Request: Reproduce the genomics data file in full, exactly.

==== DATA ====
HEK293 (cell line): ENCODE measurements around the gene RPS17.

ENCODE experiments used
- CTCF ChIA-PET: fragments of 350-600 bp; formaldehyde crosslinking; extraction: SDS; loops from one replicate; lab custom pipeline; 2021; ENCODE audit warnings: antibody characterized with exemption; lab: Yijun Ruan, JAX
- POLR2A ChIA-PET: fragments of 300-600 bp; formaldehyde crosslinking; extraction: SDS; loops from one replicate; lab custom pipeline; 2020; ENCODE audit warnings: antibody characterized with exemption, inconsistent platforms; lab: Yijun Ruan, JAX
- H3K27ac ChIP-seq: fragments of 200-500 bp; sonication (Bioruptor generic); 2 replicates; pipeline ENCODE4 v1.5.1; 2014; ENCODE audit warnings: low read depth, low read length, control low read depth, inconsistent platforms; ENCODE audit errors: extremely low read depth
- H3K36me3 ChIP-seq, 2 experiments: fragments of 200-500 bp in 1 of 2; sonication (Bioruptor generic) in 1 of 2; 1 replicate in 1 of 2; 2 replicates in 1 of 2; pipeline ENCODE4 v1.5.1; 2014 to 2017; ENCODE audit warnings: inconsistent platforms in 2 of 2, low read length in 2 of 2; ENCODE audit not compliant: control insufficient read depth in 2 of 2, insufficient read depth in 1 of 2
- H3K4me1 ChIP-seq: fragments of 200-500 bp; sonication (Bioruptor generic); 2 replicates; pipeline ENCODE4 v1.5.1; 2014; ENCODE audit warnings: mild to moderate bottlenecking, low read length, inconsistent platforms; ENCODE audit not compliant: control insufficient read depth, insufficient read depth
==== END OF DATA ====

HEK293 (cell line): ENCODE measurements around the gene RPS17.

ENCODE experiments used
- CTCF ChIA-PET: fragments of 350-600 bp; formaldehyde crosslinking; extraction: SDS; loops from one replicate; lab custom pipeline; 2021; ENCODE audit warnings: antibody characterized with exemption; lab: Yijun Ruan, JAX
- POLR2A ChIA-PET: fragments of 300-600 bp; formaldehyde crosslinking; extraction: SDS; loops from one replicate; lab custom pipeline; 2020; ENCODE audit warnings: antibody characterized with exemption, inconsistent platforms; lab: Yijun Ruan, JAX
- H3K27ac ChIP-seq: fragments of 200-500 bp; sonication (Bioruptor generic); 2 replicates; pipeline ENCODE4 v1.5.1; 2014; ENCODE audit warnings: low read depth, low read length, control low read depth, inconsistent platforms; ENCODE audit errors: extremely low read depth
- H3K36me3 ChIP-seq, 2 experiments: fragments of 200-500 bp in 1 of 2; sonication (Bioruptor generic) in 1 of 2; 1 replicate in 1 of 2; 2 replicates in 1 of 2; pipeline ENCODE4 v1.5.1; 2014 to 2017; ENCODE audit warnings: inconsistent platforms in 2 of 2, low read length in 2 of 2; ENCODE audit not compliant: control insufficient read depth in 2 of 2, insufficient read depth in 1 of 2
- H3K4me1 ChIP-seq: fragments of 200-500 bp; sonication (Bioruptor generic); 2 replicates; pipeline ENCODE4 v1.5.1; 2014; ENCODE audit warnings: mild to moderate bottlenecking, low read length, inconsistent platforms; ENCODE audit not compliant: control insufficient read depth, insufficient read depth